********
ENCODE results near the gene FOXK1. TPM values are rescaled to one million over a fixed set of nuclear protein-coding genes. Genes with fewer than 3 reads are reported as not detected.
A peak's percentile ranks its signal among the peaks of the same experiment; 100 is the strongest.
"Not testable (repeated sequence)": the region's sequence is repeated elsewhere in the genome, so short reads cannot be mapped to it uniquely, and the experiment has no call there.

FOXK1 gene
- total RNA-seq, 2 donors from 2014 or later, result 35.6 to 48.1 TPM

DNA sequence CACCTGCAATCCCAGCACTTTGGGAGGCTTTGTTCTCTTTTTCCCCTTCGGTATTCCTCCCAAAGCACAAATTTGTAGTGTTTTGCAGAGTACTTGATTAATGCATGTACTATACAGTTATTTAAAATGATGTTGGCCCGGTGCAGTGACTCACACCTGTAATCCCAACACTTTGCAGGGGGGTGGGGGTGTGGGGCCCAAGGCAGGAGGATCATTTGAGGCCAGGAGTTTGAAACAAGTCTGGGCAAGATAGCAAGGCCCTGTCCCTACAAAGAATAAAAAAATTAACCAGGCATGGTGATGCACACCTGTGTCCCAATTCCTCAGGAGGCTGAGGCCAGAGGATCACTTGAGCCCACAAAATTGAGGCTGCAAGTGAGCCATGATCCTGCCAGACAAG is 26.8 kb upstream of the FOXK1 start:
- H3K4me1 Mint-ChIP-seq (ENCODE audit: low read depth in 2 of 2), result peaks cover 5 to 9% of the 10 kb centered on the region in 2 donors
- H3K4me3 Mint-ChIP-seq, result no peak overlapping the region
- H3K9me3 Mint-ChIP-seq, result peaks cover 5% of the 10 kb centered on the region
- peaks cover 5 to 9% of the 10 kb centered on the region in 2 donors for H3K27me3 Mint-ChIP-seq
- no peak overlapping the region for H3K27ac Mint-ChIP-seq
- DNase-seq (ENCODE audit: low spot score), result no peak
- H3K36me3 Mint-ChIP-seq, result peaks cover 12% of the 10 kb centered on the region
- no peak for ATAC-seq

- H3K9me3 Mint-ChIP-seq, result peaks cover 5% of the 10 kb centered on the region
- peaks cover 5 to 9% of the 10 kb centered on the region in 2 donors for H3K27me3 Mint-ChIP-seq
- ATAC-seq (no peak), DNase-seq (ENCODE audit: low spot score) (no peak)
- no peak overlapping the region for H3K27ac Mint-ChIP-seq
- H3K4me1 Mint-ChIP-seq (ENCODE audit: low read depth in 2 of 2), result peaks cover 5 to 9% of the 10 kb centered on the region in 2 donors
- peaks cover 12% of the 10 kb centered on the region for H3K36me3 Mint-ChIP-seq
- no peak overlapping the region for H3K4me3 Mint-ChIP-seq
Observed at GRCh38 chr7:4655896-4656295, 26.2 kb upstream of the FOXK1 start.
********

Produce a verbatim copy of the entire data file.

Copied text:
ENCODE results near the gene FOXK1. TPM values are rescaled to one million over a fixed set of nuclear protein-coding genes. Genes with fewer than 3 reads are reported as not detected.
A peak's percentile ranks its signal among the peaks of the same experiment; 100 is the strongest.
"Not testable (repeated sequence)": the region's sequence is repeated elsewhere in the genome, so short reads cannot be mapped to it uniquely, and the experiment has no call there.

FOXK1 gene
- total RNA-seq, 2 donors from 2014 or later, result 35.6 to 48.1 TPM

DNA sequence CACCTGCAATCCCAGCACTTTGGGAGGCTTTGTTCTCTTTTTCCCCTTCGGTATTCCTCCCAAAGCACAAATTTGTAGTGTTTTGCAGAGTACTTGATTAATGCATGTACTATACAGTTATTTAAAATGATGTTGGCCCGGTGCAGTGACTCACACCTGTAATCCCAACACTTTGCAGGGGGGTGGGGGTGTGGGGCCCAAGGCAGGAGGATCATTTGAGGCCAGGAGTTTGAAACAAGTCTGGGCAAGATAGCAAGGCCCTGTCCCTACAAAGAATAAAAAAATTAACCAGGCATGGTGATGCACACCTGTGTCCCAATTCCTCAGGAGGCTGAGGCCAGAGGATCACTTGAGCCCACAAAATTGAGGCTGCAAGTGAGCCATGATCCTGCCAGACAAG is 26.8 kb upstream of the FOXK1 start:
- H3K4me1 Mint-ChIP-seq (ENCODE audit: low read depth in 2 of 2), result peaks cover 5 to 9% of the 10 kb centered on the region in 2 donors
- H3K4me3 Mint-ChIP-seq, result no peak overlapping the region
- H3K9me3 Mint-ChIP-seq, result peaks cover 5% of the 10 kb centered on the region
- peaks cover 5 to 9% of the 10 kb centered on the region in 2 donors for H3K27me3 Mint-ChIP-seq
- no peak overlapping the region for H3K27ac Mint-ChIP-seq
- DNase-seq (ENCODE audit: low spot score), result no peak
- H3K36me3 Mint-ChIP-seq, result peaks cover 12% of the 10 kb centered on the region
- no peak for ATAC-seq

- H3K9me3 Mint-ChIP-seq, result peaks cover 5% of the 10 kb centered on the region
- peaks cover 5 to 9% of the 10 kb centered on the region in 2 donors for H3K27me3 Mint-ChIP-seq
- ATAC-seq (no peak), DNase-seq (ENCODE audit: low spot score) (no peak)
- no peak overlapping the region for H3K27ac Mint-ChIP-seq
- H3K4me1 Mint-ChIP-seq (ENCODE audit: low read depth in 2 of 2), result peaks cover 5 to 9% of the 10 kb centered on the region in 2 donors
- peaks cover 12% of the 10 kb centered on the region for H3K36me3 Mint-ChIP-seq
- no peak overlapping the region for H3K4me3 Mint-ChIP-seq
Observed at GRCh38 chr7:4655896-4656295, 26.2 kb upstream of the FOXK1 start.